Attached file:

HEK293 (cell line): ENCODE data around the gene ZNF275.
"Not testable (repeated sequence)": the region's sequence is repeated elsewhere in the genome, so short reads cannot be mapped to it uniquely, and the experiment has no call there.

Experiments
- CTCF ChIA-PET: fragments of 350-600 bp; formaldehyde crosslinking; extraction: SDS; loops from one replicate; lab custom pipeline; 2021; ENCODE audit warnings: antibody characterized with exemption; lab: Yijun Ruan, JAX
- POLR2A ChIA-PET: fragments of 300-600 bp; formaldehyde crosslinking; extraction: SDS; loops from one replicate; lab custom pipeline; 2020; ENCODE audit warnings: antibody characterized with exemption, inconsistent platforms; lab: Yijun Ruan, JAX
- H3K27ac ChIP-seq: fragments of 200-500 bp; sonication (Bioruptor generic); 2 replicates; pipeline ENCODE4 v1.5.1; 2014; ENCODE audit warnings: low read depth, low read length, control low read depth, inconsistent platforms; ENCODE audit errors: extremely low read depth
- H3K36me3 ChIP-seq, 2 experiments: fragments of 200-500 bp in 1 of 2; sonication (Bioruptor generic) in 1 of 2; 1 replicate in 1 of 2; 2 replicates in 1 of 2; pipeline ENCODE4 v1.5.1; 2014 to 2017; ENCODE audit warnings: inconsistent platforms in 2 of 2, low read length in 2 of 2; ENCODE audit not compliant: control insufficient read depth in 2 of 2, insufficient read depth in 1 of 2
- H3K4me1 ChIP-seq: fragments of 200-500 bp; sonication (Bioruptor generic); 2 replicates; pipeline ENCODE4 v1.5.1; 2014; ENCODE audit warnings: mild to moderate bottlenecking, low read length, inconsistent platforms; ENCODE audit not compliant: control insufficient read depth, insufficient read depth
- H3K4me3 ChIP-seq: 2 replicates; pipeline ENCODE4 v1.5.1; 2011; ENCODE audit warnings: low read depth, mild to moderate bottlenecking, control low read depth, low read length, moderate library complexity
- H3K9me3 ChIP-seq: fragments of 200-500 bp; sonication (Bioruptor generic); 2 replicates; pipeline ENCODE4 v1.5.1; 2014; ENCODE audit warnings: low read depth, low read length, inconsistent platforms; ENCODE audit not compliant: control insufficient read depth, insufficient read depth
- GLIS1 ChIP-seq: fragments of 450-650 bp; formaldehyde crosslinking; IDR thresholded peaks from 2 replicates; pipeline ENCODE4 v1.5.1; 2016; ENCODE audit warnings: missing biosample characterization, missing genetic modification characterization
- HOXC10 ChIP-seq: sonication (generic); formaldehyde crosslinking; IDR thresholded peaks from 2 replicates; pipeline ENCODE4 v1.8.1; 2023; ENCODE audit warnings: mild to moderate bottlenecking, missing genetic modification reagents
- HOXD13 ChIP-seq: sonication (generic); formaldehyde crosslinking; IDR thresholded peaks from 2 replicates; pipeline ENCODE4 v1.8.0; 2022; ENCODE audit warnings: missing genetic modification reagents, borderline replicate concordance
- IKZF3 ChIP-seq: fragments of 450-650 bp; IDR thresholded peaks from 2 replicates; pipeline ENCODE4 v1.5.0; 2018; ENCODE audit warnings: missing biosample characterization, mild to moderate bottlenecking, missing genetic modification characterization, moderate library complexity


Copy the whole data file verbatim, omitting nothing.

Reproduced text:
HEK293 (cell line): ENCODE data around the gene ZNF275.
"Not testable (repeated sequence)": the region's sequence is repeated elsewhere in the genome, so short reads cannot be mapped to it uniquely, and the experiment has no call there.

Experiments
- CTCF ChIA-PET: fragments of 350-600 bp; formaldehyde crosslinking; extraction: SDS; loops from one replicate; lab custom pipeline; 2021; ENCODE audit warnings: antibody characterized with exemption; lab: Yijun Ruan, JAX
- POLR2A ChIA-PET: fragments of 300-600 bp; formaldehyde crosslinking; extraction: SDS; loops from one replicate; lab custom pipeline; 2020; ENCODE audit warnings: antibody characterized with exemption, inconsistent platforms; lab: Yijun Ruan, JAX
- H3K27ac ChIP-seq: fragments of 200-500 bp; sonication (Bioruptor generic); 2 replicates; pipeline ENCODE4 v1.5.1; 2014; ENCODE audit warnings: low read depth, low read length, control low read depth, inconsistent platforms; ENCODE audit errors: extremely low read depth
- H3K36me3 ChIP-seq, 2 experiments: fragments of 200-500 bp in 1 of 2; sonication (Bioruptor generic) in 1 of 2; 1 replicate in 1 of 2; 2 replicates in 1 of 2; pipeline ENCODE4 v1.5.1; 2014 to 2017; ENCODE audit warnings: inconsistent platforms in 2 of 2, low read length in 2 of 2; ENCODE audit not compliant: control insufficient read depth in 2 of 2, insufficient read depth in 1 of 2
- H3K4me1 ChIP-seq: fragments of 200-500 bp; sonication (Bioruptor generic); 2 replicates; pipeline ENCODE4 v1.5.1; 2014; ENCODE audit warnings: mild to moderate bottlenecking, low read length, inconsistent platforms; ENCODE audit not compliant: control insufficient read depth, insufficient read depth
- H3K4me3 ChIP-seq: 2 replicates; pipeline ENCODE4 v1.5.1; 2011; ENCODE audit warnings: low read depth, mild to moderate bottlenecking, control low read depth, low read length, moderate library complexity
- H3K9me3 ChIP-seq: fragments of 200-500 bp; sonication (Bioruptor generic); 2 replicates; pipeline ENCODE4 v1.5.1; 2014; ENCODE audit warnings: low read depth, low read length, inconsistent platforms; ENCODE audit not compliant: control insufficient read depth, insufficient read depth
- GLIS1 ChIP-seq: fragments of 450-650 bp; formaldehyde crosslinking; IDR thresholded peaks from 2 replicates; pipeline ENCODE4 v1.5.1; 2016; ENCODE audit warnings: missing biosample characterization, missing genetic modification characterization
- HOXC10 ChIP-seq: sonication (generic); formaldehyde crosslinking; IDR thresholded peaks from 2 replicates; pipeline ENCODE4 v1.8.1; 2023; ENCODE audit warnings: mild to moderate bottlenecking, missing genetic modification reagents
- HOXD13 ChIP-seq: sonication (generic); formaldehyde crosslinking; IDR thresholded peaks from 2 replicates; pipeline ENCODE4 v1.8.0; 2022; ENCODE audit warnings: missing genetic modification reagents, borderline replicate concordance
- IKZF3 ChIP-seq: fragments of 450-650 bp; IDR thresholded peaks from 2 replicates; pipeline ENCODE4 v1.5.0; 2018; ENCODE audit warnings: missing biosample characterization, mild to moderate bottlenecking, missing genetic modification characterization, moderate library complexity